All the girls would like a puzzle each for Christmas and all the boys would like a book each. Solve the riddle to find out how many puzzles and books Santa left.

Given the products of adjacent cells, can you complete this Sudoku?

This multiplication uses each of the digits 0 - 9 once and once only. Using the information given, can you replace the stars in the calculation with figures?

Here are the prices for 1st and 2nd class mail within the UK. You have an unlimited number of each of these stamps. Which stamps would you need to post a parcel weighing 825g?

Can you see how these factor-multiple chains work? Find the chain which contains the smallest possible numbers. How about the largest possible numbers?

What is the lowest number which always leaves a remainder of 1 when divided by each of the numbers from 2 to 10?

The Scot, John Napier, invented these strips about 400 years ago to help calculate multiplication and division. Can you work out how to use Napier's bones to find the answer to these multiplications?

On my calculator I divided one whole number by another whole number and got the answer 3.125 If the numbers are both under 50, what are they?

Find at least one way to put in some operation signs (+ - x ÷) to make these digits come to 100.

Chandrika was practising a long distance run. Can you work out how long the race was from the information?

Use the information to work out how many gifts there are in each pile.

Where can you draw a line on a clock face so that the numbers on both sides have the same total?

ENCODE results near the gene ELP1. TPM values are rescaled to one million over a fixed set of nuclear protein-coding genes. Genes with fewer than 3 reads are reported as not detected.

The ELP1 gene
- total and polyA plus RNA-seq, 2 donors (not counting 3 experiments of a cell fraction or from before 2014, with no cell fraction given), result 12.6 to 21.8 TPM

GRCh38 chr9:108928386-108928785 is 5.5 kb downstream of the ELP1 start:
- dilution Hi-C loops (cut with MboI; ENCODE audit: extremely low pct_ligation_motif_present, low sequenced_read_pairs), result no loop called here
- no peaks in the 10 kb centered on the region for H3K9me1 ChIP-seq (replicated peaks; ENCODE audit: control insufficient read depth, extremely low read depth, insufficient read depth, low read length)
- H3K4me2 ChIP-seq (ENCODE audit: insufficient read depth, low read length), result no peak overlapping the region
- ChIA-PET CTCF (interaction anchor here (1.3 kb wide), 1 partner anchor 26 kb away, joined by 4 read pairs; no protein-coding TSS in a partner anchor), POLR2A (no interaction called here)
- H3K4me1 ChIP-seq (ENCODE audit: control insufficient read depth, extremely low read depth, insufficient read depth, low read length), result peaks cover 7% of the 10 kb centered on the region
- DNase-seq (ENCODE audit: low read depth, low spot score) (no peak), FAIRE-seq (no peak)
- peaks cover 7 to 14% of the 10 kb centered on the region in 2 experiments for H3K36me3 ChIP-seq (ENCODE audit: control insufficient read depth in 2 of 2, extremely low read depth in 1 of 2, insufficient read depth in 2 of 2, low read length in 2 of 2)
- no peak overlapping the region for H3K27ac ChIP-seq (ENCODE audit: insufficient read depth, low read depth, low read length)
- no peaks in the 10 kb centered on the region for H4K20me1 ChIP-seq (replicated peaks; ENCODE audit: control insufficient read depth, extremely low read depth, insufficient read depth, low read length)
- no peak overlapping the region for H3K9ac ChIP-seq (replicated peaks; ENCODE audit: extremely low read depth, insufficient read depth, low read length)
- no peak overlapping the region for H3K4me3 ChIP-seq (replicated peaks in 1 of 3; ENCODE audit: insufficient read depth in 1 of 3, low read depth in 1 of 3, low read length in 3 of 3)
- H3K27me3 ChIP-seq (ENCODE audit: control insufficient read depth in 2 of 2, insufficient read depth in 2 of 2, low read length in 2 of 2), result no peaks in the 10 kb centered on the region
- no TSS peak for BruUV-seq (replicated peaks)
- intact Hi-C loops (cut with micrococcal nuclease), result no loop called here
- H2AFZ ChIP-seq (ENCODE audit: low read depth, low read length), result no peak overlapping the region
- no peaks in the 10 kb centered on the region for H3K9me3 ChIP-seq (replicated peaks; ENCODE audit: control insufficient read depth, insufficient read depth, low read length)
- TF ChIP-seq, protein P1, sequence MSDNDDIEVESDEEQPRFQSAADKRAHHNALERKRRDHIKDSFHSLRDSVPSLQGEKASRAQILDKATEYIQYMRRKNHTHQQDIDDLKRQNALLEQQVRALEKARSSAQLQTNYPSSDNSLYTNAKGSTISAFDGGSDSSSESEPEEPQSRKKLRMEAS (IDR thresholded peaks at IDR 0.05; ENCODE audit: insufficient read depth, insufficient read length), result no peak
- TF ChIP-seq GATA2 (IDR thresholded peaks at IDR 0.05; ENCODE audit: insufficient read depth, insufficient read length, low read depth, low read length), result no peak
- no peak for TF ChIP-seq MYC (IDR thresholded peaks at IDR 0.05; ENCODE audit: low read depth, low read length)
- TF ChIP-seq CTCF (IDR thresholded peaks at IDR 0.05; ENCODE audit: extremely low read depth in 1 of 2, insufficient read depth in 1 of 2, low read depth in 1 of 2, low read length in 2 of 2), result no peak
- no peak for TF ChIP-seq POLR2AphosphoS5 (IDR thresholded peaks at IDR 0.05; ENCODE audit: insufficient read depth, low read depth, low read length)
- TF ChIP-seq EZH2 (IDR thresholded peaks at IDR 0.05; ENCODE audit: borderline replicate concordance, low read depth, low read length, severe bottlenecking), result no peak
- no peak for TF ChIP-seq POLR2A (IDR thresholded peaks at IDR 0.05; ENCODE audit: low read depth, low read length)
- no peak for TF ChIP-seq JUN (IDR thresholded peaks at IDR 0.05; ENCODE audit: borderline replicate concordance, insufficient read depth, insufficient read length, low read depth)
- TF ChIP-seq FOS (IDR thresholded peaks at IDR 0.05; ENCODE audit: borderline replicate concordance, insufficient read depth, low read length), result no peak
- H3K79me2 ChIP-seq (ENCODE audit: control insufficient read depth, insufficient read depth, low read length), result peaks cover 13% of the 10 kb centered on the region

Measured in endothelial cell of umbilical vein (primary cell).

Use your logical-thinking skills to deduce how much Dan's crisps and ice-cream cost altogether.

Grandma found her pie balanced on the scale with two weights and a quarter of a pie. So how heavy was each pie?

This problem is based on the story of the Pied Piper of Hamelin. Investigate the different numbers of people and rats there could have been if you know how many legs there are altogether!

Can you arrange 5 different digits (from 0 - 9) in the cross in the way described?

EWWNP means Exploring Wild and Wonderful Number Patterns Created by Yourself! Investigate what happens if we create number patterns using some simple rules.

Put operations signs between the numbers 3 4 5 6 to make the highest possible number and lowest possible number.

Using the statements, can you work out how many of each type of rabbit there are in these pens?

What happens when you add the digits of a number then multiply the result by 2 and you keep doing this? You could try for different numbers and different rules.

Can you find which shapes you need to put into the grid to make the totals at the end of each row and the bottom of each column?

Explore Alex's number plumber. What questions would you like to ask? Don't forget to keep visiting NRICH projects site for the latest developments and questions.

This group activity will encourage you to share calculation strategies and to think about which strategy might be the most efficient.

How would you count the number of fingers in these pictures?

Tom and Ben visited Numberland. Use the maps to work out the number of points each of their routes scores.